Over than the Over-Mind there aren't many new Defenders in this volume until the run-up to the final storyline. The Scarlet Witch and the Vision make multiple appearances in this volume but always decline to join the team, much to the Beast's disappointment. The one other character who can be said to have become a Defender in the early pages is none other than Spider-Man, with the cover box on issue #109 including his head and thus cementing his claim. Spider-Man attends the Valkyrie's funeral and stays around afterwards to join the quest for her body, but he doesn't really add anything to distinctive to the group. After this adventure is over he heads off with the Gargoyle in toe and never returns to the title, though the Gargoyle soon does. Also included in this volume is another issue of Marvel Team-Up which shows what Spidey and the Gargoyle get up to, at first working together but then separately dealing with the problems of long life and facing up to mortality. It's not the most essential of inclusions, as it doesn't contain anything especially important for the regular issues in this volume, but it's a nice little character piece that fits in with the overall theme of time marching on. The remaining new members come towards the end.

The big storyline at the end of the volume seeks to resolve matters from right across the whole history of the Defenders. Doctor Strange, Namor the Sub-Mariner, the Hulk and the Silver Surfer are all kidnapped from their current place in time and space and brought before the Tribunal, a group that exists outside of time and seeks to cure problems in the time stream. Meanwhile back at home the other Defenders have to face off against agents of the Secret Empire, including Cloud, Harridan and Seraph. The four original Defenders are shown a horrific vision of the future destruction of Earth due to their own combined actions. It becomes imperative that they prevent this and they agree to cease working as a team, a rather odd and drastic solution to a problem instead of working together to seek it out and resolve it. They return home just in time for Patsy and Daimon's wedding and to see the Beast's proposal for the future of the Defenders.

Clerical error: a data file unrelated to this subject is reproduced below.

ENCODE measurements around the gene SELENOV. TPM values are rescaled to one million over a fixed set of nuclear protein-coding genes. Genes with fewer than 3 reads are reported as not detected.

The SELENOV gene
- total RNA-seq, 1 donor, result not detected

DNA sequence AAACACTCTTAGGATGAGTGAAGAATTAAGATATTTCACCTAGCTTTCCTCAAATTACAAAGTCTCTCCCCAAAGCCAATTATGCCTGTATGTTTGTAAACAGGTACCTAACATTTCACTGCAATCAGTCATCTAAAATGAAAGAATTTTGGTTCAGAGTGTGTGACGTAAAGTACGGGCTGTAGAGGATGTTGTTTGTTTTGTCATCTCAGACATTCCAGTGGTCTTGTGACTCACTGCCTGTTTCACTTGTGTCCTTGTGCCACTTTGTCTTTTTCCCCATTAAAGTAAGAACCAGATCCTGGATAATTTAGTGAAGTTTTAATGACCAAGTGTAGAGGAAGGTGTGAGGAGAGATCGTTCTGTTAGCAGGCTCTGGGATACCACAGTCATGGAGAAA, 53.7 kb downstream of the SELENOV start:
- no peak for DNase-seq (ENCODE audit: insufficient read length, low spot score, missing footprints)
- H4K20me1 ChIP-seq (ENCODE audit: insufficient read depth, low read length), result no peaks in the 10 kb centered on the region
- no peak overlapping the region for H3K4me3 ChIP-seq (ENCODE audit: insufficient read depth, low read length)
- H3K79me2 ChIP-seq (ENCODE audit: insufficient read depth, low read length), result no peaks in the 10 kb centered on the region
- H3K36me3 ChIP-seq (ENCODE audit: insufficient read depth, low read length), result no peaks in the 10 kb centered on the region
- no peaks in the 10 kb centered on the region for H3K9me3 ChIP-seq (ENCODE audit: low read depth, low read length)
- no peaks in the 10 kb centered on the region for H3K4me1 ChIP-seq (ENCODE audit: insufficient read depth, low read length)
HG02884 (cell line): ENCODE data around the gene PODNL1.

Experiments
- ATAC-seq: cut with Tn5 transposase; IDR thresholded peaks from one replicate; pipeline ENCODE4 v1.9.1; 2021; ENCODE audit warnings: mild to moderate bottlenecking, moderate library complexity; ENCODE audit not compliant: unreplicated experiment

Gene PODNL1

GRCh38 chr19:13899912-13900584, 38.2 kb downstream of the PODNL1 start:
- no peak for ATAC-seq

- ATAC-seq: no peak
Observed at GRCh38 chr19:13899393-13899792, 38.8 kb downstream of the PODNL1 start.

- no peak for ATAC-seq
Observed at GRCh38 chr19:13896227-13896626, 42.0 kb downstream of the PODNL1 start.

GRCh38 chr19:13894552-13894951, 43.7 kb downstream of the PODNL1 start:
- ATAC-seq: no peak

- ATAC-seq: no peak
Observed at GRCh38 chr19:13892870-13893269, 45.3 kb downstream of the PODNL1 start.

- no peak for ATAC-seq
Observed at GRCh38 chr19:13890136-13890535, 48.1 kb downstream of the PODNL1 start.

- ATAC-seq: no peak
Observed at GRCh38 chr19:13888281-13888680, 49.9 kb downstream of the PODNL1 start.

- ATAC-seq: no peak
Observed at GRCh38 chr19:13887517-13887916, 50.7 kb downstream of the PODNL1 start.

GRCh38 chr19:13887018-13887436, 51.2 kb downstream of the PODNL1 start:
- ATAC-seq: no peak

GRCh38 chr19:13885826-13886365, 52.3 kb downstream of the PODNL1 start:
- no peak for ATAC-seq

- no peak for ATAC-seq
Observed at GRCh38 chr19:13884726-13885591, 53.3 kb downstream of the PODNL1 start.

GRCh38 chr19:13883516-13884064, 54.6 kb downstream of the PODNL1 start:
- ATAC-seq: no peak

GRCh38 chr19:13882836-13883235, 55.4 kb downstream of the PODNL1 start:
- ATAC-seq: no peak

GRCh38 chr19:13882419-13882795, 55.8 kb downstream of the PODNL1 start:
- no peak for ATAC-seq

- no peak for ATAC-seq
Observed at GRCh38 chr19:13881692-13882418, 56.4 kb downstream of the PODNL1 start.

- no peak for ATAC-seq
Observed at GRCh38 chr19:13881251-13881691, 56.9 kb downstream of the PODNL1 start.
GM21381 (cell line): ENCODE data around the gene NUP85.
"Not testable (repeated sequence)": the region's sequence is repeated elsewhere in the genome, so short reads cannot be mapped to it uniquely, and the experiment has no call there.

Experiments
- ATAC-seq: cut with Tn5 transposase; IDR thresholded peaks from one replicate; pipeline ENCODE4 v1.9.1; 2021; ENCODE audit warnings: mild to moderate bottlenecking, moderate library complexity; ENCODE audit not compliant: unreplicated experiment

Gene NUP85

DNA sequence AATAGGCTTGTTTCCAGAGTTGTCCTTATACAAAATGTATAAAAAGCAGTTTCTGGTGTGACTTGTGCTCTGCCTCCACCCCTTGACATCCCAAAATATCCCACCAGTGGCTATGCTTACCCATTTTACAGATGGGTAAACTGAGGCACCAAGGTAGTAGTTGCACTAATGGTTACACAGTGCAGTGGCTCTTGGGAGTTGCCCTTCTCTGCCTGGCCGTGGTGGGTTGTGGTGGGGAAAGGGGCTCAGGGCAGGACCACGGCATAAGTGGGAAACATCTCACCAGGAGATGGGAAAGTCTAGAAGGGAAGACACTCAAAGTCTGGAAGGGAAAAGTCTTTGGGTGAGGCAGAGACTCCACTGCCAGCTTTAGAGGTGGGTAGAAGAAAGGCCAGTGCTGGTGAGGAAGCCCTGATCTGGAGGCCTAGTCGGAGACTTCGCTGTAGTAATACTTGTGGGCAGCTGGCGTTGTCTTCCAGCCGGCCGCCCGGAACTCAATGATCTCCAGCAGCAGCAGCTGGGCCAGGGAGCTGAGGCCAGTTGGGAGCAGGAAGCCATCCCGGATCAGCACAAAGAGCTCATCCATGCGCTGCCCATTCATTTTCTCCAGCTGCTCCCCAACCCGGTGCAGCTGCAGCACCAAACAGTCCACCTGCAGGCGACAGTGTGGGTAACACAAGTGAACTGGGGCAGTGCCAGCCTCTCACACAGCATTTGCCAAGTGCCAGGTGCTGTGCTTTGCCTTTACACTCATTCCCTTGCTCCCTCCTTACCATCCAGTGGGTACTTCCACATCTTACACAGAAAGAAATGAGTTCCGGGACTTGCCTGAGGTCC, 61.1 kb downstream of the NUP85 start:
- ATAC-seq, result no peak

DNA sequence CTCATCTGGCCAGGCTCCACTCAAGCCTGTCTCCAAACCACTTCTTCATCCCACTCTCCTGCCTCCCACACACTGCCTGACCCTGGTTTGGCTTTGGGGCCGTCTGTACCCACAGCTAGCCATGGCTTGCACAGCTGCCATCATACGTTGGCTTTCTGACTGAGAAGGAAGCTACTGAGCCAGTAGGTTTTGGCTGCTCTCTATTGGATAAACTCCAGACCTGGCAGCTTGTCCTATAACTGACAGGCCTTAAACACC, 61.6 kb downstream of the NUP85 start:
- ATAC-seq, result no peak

One of the surprises of the storyline, built up over many issues, is the return of the Elf with a Gun, the curious character who appeared at random and shot a passer-by in interludes completely detached from the main story in many issues during Steve Gerber's run on the title before being run over by a lorry under a new writer without ever really being tied in to the wider story. The Elf with a Gun was clearly a symbol of the wackiness of the Defenders' adventures and a reminder that not everything in life comes with an explanation. But now we find out that the appearances were by multiple Elves who are agents of the Tribunal undertaking actions to heal the timelines through transporting individuals away before they cause significant damage. It just feels like a complete misunderstanding of the original concept. The Elf with a Gun had not been seen for many years and even if there had been a wider purpose enough time had elapsed that this element did not need revisiting. It just feels like a gratuitous attempt to tidy up as many threads as possible in finishing off the story of the original Defenders.

Throughout the volume there's an ongoing tension between the traditional "non-team" ethos of the Defenders and the Beast's desire for the group to be a more efficient and organised team. Over successive issues he becomes increasingly convinced that much more could be achieved with a more organised structure that can have clear leadership and hold people together. At the same time there's a small influx of characters he's worked with on teams before, starting with Iceman and then the Angel, whilst Valkyrie is given a mission by Odin to watch over Moondragon who has had her telepathic powers restrained by a special headband. At first it seems as though they are all just old acquaintances passing through but after working together to defeat the attack against Patsy and Daimon's wedding they agree to the Beast's proposal to come together as a fully organised team, with the original members arriving in time to announce their split and give their blessing to the New Defenders. And so the torch is passed from the old to the new.

This is thus the final volume of the traditional Defenders and it has been aware of that for some time. The overarching themes of resolution and completion generally work well in bringing individual characters' stories to a conclusion before they step away. However it completely missteps when it comes to the Elf with a Gun, failing to realise that the lack of an explanation was part of the whole point of the character. It also rather stumbles into getting the original team members to disband and leave by decree, rather than making it a more natural development, perhaps as the conclusion to a conflict with the Beast over just how the Defenders should function. This makes for a rather weaker ending for the original Defenders than would have been desirable and an inauspicious start for the New Defenders.